The photo at right shows, that regardless of the box, the bananas I see here come from Ecuador.
Thursday: Working through my grammar today, I seem to get myself confused at times. It works better if I stop and carefully think through things and then I get them right. We’re touched on another case (instrumental) today. It is nice to know when the blini vendor asks “с собои” that they are asking if I want to take it with me. Sort of fun how I have grammar lessons and then immediate on street applications. Today I understood the question and answered affirmatively. The blini vendor smiled.
Some overall thoughts about the school and the home stay (1) the school is quite well structured and organized, it is clear they have done this many times before and have developed and fine tuned a set of systems, teaching materials and procedures to work with many new students (2) I am impressed with the patience shown by the staff – so many different little interactions where opportunities for misunderstanding abound and yet the staff was extremely patient with us students (3) immersion home stay has been good, I struggled a bit at times though would definitely prefer this to other alternatives. For someone who wants a more rigorous introduction to Russia, this seems like a good start to the country; though I would also recommend having taken some language lessons before. I also like the different perspective I think I have on living in St Petersburg than a classic tourist view. It has also been nice to work through simple transactions such as having a bicycle serviced.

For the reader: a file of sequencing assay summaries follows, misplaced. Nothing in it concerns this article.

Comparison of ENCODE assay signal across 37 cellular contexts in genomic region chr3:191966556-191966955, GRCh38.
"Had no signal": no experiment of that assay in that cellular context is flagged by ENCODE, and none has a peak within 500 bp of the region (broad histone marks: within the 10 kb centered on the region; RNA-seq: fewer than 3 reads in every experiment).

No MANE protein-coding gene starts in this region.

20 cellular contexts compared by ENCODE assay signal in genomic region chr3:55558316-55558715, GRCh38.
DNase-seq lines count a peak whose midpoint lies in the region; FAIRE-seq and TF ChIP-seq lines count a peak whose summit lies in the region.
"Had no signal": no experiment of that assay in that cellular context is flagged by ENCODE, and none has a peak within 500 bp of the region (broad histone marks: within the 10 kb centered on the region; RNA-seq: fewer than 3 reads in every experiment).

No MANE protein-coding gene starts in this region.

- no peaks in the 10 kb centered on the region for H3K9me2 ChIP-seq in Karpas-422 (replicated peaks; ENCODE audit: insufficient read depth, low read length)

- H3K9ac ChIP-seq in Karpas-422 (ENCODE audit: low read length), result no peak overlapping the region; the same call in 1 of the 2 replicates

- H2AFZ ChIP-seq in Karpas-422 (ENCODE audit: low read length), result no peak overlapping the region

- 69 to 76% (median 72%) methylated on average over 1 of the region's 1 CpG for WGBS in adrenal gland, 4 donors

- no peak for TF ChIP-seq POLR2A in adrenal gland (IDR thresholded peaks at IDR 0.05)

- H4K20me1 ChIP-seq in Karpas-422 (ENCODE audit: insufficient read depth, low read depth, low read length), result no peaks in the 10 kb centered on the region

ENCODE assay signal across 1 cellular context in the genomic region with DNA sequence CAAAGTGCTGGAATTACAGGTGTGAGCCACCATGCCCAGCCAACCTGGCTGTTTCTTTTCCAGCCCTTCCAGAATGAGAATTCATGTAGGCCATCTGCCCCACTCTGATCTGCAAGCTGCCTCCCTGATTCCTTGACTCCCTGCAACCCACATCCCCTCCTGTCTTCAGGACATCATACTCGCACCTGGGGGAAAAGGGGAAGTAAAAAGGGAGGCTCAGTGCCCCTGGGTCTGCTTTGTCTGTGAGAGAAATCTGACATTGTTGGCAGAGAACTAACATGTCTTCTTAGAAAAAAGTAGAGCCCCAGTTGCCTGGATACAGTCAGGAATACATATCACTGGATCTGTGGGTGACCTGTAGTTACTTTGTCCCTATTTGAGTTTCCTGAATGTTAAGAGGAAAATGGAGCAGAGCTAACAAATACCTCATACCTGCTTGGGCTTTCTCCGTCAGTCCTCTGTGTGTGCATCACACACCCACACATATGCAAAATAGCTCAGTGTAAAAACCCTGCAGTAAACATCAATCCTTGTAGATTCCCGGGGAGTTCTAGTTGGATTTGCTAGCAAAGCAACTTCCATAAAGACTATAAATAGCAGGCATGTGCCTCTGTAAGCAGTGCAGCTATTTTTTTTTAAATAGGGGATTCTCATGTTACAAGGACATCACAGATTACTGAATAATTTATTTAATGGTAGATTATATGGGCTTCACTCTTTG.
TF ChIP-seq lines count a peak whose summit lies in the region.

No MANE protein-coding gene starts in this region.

By now I am also getting excited to be on the road again. Mickey and I met up to walk through town and for dinner. That also helps some of the excitement to actually be getting on the road soon.
Friday: Last day of school today. We worked through comparisons, superlatives and just barely touched on several additional prefix forms added to the verbs of motion. My mind wasn’t concentrating quite as hard today and struggled occasionally. However, I do feel like I’ve built up more Russian in these past weeks, particularly a solid review of some of the grammar and picking up some more vocabulary. At the same time, learning this language is tough and feel at least as much of how much more I need to keep learning.